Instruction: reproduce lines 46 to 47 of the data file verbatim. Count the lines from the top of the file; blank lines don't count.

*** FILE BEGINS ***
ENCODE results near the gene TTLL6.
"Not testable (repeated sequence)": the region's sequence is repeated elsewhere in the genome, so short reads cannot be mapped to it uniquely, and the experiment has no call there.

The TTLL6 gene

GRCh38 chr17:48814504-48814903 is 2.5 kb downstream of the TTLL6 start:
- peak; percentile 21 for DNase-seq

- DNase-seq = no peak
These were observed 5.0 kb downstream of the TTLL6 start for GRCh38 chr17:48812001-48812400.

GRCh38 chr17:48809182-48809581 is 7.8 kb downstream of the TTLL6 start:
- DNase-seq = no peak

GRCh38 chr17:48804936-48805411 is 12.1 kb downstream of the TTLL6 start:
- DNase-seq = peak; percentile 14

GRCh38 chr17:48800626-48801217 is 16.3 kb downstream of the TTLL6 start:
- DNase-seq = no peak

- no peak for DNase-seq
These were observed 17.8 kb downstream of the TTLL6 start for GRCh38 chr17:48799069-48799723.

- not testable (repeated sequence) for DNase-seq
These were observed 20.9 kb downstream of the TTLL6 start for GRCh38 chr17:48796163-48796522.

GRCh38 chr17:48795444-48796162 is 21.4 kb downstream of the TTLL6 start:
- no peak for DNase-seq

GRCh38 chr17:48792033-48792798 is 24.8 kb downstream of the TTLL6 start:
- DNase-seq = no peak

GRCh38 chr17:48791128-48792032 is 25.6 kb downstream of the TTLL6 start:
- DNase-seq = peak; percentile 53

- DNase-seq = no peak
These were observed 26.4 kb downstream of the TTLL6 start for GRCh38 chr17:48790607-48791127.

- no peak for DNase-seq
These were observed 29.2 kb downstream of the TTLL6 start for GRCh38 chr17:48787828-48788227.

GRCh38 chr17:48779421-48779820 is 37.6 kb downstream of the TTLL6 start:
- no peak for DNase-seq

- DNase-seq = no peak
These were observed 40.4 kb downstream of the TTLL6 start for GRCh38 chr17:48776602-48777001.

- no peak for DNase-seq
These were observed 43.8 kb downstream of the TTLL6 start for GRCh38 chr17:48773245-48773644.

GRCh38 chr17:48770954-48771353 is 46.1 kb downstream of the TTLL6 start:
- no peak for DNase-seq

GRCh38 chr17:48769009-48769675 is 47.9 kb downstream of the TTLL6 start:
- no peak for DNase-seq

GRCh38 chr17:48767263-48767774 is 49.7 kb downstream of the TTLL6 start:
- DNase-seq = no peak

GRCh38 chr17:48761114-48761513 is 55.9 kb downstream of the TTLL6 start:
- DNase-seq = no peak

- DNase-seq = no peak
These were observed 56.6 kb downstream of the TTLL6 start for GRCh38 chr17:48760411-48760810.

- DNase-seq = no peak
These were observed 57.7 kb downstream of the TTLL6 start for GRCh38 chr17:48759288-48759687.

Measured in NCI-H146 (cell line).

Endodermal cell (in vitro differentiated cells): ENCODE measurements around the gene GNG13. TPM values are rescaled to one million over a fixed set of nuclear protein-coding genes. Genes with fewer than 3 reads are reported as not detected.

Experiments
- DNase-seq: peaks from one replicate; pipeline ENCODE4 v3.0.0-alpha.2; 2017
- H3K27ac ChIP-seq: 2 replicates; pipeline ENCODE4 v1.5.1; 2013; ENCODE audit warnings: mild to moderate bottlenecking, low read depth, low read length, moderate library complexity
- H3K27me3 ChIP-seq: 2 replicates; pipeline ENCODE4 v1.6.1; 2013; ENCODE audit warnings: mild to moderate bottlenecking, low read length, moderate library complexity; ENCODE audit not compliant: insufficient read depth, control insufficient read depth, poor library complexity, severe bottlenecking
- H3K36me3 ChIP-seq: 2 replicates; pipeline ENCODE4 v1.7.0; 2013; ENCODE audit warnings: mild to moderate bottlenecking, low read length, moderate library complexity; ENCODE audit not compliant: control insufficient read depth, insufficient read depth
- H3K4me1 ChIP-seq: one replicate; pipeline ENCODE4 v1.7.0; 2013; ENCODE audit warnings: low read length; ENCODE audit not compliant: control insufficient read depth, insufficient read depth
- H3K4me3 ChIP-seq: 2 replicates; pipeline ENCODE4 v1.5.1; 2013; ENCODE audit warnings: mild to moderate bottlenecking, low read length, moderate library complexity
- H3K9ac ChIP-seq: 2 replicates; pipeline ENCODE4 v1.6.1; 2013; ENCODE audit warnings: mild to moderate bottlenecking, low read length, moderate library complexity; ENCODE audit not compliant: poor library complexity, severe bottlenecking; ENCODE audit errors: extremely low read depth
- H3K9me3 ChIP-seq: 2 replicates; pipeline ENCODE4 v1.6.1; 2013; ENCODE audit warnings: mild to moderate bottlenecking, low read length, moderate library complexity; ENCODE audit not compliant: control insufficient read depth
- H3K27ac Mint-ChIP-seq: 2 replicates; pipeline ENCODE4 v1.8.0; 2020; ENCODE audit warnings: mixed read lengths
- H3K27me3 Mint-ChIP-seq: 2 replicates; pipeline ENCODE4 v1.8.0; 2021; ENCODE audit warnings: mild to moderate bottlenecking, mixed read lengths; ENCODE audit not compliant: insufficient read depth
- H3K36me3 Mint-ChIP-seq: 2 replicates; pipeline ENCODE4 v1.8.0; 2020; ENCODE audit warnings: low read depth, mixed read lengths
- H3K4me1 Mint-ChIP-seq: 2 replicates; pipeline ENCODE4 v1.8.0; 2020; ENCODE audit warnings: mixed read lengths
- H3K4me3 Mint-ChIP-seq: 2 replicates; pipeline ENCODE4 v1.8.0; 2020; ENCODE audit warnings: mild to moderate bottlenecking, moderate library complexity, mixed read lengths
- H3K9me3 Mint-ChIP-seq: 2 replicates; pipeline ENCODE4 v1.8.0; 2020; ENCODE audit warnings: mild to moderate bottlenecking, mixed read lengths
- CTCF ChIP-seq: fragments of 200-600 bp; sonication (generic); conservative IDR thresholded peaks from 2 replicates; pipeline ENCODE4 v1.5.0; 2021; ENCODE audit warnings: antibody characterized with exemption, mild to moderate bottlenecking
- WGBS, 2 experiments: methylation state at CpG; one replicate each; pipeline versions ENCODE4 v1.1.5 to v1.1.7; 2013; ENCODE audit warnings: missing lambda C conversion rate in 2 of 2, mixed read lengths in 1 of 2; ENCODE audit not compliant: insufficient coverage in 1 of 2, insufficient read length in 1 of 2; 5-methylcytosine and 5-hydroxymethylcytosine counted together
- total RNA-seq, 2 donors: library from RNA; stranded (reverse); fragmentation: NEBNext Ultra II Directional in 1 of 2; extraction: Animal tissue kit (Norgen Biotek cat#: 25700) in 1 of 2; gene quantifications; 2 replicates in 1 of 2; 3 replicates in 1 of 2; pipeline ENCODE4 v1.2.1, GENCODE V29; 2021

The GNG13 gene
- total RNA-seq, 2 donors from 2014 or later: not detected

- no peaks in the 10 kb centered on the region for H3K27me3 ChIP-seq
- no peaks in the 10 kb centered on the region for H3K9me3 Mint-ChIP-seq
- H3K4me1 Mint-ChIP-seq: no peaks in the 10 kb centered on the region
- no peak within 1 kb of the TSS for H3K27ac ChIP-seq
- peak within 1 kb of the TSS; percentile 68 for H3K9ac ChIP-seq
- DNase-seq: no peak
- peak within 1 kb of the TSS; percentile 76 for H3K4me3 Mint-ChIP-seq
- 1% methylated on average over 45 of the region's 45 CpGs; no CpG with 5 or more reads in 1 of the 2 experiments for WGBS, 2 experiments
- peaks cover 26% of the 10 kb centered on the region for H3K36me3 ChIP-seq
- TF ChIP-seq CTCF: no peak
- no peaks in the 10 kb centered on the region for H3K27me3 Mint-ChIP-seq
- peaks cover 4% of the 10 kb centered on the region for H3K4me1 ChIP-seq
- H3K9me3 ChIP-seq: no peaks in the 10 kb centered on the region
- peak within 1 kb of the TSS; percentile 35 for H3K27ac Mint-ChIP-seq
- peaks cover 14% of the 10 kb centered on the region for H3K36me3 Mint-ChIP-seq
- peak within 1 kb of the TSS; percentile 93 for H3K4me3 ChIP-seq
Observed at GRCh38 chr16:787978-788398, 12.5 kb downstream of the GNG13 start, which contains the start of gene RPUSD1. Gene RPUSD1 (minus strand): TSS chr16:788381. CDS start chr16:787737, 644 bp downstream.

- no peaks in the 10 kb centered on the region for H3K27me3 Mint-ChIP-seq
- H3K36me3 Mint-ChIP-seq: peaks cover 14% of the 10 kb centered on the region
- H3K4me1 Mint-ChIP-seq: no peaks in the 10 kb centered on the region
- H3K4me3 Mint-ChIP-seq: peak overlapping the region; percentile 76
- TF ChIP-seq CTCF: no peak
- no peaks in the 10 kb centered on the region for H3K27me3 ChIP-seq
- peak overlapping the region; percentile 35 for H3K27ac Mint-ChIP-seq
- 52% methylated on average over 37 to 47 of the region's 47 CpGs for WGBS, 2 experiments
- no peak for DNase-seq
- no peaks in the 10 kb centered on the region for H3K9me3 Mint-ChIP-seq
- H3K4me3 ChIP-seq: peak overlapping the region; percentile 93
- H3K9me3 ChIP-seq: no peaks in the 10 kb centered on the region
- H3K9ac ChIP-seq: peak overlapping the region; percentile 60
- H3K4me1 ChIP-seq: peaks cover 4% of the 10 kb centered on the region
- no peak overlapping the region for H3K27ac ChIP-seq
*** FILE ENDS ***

Measured in NCI-H146 (cell line).

Endodermal cell (in vitro differentiated cells): ENCODE measurements around the gene GNG13. TPM values are rescaled to one million over a fixed set of nuclear protein-coding genes. Genes with fewer than 3 reads are reported as not detected.